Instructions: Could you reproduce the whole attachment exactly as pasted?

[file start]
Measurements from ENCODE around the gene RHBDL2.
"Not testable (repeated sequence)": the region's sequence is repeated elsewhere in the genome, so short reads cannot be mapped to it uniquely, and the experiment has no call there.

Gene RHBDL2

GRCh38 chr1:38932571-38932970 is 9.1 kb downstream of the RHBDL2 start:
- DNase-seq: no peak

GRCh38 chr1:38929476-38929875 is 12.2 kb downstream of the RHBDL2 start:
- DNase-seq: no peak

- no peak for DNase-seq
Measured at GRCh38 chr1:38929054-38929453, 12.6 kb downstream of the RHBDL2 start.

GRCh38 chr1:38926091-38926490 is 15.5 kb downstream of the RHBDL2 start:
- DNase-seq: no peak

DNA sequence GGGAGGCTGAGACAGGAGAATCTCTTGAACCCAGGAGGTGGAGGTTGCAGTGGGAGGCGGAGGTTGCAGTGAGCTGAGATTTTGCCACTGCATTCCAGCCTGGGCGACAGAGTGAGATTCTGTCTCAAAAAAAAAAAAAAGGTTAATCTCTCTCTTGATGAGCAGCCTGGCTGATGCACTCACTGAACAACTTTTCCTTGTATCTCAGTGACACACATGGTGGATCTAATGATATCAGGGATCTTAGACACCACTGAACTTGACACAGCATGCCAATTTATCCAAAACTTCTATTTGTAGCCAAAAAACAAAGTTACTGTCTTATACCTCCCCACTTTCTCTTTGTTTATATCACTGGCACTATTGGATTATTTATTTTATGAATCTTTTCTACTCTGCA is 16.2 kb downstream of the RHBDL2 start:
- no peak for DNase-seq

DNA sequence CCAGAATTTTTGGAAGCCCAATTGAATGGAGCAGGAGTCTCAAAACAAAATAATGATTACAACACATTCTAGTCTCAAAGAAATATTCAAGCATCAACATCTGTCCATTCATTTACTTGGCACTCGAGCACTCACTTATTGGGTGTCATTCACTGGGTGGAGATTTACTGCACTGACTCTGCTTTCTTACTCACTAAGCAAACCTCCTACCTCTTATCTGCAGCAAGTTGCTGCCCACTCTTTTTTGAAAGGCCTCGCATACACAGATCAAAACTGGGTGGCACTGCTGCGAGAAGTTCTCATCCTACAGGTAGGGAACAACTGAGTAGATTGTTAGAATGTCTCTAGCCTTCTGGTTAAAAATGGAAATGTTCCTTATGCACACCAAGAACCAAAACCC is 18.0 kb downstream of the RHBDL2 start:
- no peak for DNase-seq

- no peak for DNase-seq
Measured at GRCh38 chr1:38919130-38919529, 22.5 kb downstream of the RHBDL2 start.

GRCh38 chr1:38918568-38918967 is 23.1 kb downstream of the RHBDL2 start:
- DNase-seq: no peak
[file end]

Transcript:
Measurements from ENCODE around the gene RHBDL2.
"Not testable (repeated sequence)": the region's sequence is repeated elsewhere in the genome, so short reads cannot be mapped to it uniquely, and the experiment has no call there.

Gene RHBDL2

GRCh38 chr1:38932571-38932970 is 9.1 kb downstream of the RHBDL2 start:
- DNase-seq: no peak

GRCh38 chr1:38929476-38929875 is 12.2 kb downstream of the RHBDL2 start:
- DNase-seq: no peak

- no peak for DNase-seq
Measured at GRCh38 chr1:38929054-38929453, 12.6 kb downstream of the RHBDL2 start.

GRCh38 chr1:38926091-38926490 is 15.5 kb downstream of the RHBDL2 start:
- DNase-seq: no peak

DNA sequence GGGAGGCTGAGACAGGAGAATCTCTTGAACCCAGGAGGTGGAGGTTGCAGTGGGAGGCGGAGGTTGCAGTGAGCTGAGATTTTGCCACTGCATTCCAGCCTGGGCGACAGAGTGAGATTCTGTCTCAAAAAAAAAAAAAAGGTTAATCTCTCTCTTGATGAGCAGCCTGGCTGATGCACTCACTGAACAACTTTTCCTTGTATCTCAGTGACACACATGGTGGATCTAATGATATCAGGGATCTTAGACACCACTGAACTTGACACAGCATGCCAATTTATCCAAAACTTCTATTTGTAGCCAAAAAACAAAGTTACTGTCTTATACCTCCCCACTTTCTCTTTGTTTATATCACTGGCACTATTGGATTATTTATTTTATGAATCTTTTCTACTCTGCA is 16.2 kb downstream of the RHBDL2 start:
- no peak for DNase-seq

DNA sequence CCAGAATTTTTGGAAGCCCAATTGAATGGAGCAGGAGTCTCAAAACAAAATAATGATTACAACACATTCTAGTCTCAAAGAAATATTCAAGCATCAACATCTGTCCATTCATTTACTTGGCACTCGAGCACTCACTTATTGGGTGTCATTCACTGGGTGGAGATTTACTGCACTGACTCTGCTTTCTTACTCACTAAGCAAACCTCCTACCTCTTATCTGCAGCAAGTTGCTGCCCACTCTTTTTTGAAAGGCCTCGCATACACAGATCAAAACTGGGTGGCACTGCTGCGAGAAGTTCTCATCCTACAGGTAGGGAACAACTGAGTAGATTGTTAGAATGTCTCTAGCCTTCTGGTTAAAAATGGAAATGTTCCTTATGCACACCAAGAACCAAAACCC is 18.0 kb downstream of the RHBDL2 start:
- no peak for DNase-seq

- no peak for DNase-seq
Measured at GRCh38 chr1:38919130-38919529, 22.5 kb downstream of the RHBDL2 start.

GRCh38 chr1:38918568-38918967 is 23.1 kb downstream of the RHBDL2 start:
- DNase-seq: no peak